AB - Objective This study was undertaken to evaluate the diagnostic management and the reproductive outcome after surgical repair of a rare reproductive malformation. Study design Sixteen women with a complete septate uterus, double cervix, and a longitudinal vaginal septum were referred for evaluation. Presenting complaints were chiefly pregnancy loss in parous women (n=9) and dyspareunia in nulligravid women (n=7). The combination of hysterosalpingography, ultrasonography, and/or magnetic resonance imaging was used to correctly identify the anomaly in 15 of the 16 cases. Both hysteroscopic (n=11) and transabdominal (n=5) surgical techniques were used to repair the uterine septum. Results In no case was the correct diagnosis made before referral; the uterus didelphys was the most common misdiagnosis. The preoperative pregnancy loss was 81%. Postoperatively, 12 women conceived for a total of 17 pregnancies; there were 14 term live births or ongoing pregnancies in the third trimester (82%), with a first trimester spontaneous abortion rate of 18%. In 9 women who conceived after hysteroscopic surgery, term live births occurred in 9 of 12 (75%) conceptions. A modified Tompkins metroplasty was performed in 5 women with subsequent term live births or ongoing third trimester pregnancies in 5 of 5 (100%) patients. Conclusion The identification of a duplicated cervix and a vaginal septum is consistent with several uterine malformations, which leads to frequent misdiagnosis and errors in management. Significant pregnancy wastage, obstetric complications, and dyspareunia are common, and surgical treatment is therefore advisable. Making the best choice between hysteroscopic or transabdominal metroplasty depends on the anatomic features of the cervix and the uterine cavity, but optimal patient management requires familiarity with both techniques.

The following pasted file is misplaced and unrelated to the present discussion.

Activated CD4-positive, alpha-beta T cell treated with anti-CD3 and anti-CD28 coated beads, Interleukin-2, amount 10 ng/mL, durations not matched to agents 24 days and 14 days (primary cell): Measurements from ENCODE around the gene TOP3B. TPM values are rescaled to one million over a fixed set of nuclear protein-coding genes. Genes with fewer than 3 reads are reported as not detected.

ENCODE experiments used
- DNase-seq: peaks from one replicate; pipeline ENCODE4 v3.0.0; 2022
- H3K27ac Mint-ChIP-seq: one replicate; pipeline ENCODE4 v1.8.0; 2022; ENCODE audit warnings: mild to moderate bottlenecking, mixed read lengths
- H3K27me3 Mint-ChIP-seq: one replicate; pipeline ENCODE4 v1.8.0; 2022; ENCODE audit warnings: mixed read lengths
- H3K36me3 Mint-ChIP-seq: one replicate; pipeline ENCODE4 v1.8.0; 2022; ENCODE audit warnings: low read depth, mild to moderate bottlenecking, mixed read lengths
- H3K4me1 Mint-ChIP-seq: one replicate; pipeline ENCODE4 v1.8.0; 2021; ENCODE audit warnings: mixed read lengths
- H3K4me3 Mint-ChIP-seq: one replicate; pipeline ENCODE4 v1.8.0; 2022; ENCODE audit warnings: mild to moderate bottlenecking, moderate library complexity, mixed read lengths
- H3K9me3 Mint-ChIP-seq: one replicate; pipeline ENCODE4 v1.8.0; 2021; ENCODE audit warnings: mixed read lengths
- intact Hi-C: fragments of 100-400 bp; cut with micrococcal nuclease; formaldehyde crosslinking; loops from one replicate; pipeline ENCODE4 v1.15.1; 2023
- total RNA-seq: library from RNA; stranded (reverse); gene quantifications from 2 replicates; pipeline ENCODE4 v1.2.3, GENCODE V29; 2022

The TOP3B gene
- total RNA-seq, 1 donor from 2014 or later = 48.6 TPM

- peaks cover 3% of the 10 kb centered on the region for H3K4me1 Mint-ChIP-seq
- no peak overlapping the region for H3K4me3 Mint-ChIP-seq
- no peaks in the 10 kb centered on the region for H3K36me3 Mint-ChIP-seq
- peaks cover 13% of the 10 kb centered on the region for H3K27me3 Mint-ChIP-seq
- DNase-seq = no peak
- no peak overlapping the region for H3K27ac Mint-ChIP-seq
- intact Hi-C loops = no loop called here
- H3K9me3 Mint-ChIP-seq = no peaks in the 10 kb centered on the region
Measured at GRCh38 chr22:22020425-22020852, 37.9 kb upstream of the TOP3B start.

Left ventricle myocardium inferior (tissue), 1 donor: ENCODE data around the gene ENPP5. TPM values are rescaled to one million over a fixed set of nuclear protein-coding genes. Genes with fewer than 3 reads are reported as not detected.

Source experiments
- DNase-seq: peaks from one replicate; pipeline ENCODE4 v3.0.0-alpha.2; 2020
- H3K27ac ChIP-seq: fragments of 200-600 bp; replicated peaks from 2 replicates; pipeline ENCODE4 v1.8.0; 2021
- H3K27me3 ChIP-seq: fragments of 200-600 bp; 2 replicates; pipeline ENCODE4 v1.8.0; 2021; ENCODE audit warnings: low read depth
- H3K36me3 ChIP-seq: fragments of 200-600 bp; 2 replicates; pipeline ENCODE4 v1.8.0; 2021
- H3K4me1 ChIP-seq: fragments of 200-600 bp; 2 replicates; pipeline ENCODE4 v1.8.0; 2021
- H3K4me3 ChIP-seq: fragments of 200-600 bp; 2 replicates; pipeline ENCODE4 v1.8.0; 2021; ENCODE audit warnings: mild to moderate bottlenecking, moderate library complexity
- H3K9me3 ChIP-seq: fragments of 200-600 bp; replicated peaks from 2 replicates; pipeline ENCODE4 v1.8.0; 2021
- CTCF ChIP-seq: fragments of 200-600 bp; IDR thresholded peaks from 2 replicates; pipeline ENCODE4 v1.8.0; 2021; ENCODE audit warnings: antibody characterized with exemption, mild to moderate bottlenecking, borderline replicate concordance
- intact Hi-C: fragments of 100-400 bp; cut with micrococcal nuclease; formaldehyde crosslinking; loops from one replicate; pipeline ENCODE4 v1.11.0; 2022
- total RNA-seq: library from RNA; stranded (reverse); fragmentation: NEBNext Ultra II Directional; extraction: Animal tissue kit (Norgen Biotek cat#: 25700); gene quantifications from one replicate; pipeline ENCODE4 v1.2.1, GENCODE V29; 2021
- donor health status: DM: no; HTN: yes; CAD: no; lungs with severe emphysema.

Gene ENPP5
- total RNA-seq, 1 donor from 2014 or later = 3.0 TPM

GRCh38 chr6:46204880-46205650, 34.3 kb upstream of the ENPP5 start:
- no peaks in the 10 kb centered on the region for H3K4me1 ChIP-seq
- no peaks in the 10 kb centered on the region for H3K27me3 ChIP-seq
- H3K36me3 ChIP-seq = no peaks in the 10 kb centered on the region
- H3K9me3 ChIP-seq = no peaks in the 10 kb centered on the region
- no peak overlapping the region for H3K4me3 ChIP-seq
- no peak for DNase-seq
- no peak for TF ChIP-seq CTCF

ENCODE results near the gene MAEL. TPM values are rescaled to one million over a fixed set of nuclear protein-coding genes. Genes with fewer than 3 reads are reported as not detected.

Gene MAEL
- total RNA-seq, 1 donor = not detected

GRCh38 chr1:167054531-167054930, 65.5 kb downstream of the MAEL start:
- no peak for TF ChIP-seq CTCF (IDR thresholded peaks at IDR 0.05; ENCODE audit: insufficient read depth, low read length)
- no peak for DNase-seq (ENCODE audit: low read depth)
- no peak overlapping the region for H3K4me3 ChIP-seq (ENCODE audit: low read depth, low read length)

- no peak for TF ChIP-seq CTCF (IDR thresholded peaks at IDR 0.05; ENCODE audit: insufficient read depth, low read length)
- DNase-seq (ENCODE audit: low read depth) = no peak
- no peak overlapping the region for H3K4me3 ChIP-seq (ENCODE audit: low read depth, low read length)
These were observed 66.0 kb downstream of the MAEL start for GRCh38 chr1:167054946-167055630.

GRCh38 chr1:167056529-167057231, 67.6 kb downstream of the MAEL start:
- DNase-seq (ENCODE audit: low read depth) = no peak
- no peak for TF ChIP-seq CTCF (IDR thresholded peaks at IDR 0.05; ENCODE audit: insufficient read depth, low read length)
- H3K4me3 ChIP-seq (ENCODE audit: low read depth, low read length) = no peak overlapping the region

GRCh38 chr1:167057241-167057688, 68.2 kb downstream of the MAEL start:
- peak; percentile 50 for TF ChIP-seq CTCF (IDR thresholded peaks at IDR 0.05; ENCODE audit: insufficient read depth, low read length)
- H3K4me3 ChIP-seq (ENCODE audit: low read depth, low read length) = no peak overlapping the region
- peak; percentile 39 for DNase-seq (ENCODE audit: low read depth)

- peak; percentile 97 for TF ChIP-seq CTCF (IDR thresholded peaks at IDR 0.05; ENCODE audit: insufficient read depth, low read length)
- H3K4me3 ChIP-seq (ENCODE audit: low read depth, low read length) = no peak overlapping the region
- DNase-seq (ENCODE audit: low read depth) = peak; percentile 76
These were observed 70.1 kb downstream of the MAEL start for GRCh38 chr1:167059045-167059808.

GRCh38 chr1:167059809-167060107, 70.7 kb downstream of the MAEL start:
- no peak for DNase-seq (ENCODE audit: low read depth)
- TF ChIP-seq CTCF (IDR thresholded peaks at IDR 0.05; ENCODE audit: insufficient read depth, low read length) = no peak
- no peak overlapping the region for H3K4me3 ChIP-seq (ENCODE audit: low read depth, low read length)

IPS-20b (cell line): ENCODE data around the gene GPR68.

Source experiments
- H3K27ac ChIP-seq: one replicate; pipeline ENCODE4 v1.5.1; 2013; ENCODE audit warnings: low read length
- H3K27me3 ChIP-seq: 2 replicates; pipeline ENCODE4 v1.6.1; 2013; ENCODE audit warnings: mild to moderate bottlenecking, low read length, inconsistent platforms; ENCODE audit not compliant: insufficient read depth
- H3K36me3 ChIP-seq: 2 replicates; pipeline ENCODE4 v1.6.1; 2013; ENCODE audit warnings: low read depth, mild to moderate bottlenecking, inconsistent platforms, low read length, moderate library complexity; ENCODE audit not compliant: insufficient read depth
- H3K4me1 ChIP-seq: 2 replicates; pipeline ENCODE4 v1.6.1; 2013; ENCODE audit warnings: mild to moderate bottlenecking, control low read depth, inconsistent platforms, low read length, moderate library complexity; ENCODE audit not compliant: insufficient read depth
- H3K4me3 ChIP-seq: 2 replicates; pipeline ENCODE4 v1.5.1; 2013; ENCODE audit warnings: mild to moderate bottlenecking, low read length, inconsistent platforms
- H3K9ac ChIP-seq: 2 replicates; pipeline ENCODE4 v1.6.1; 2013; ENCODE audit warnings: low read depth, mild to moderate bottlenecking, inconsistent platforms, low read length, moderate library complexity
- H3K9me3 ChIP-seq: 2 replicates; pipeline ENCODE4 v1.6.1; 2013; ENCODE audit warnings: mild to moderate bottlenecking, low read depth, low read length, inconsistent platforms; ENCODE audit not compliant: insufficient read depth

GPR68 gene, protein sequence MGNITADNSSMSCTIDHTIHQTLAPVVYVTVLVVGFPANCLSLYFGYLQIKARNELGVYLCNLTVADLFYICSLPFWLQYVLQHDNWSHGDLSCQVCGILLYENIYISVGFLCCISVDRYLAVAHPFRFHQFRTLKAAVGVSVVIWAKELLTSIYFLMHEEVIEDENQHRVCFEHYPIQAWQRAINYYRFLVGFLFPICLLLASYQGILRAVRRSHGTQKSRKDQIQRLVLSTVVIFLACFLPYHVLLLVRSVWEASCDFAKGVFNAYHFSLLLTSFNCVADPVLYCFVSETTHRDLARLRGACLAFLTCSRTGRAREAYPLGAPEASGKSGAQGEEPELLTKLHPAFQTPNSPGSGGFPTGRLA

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KW - Müllerian anomaly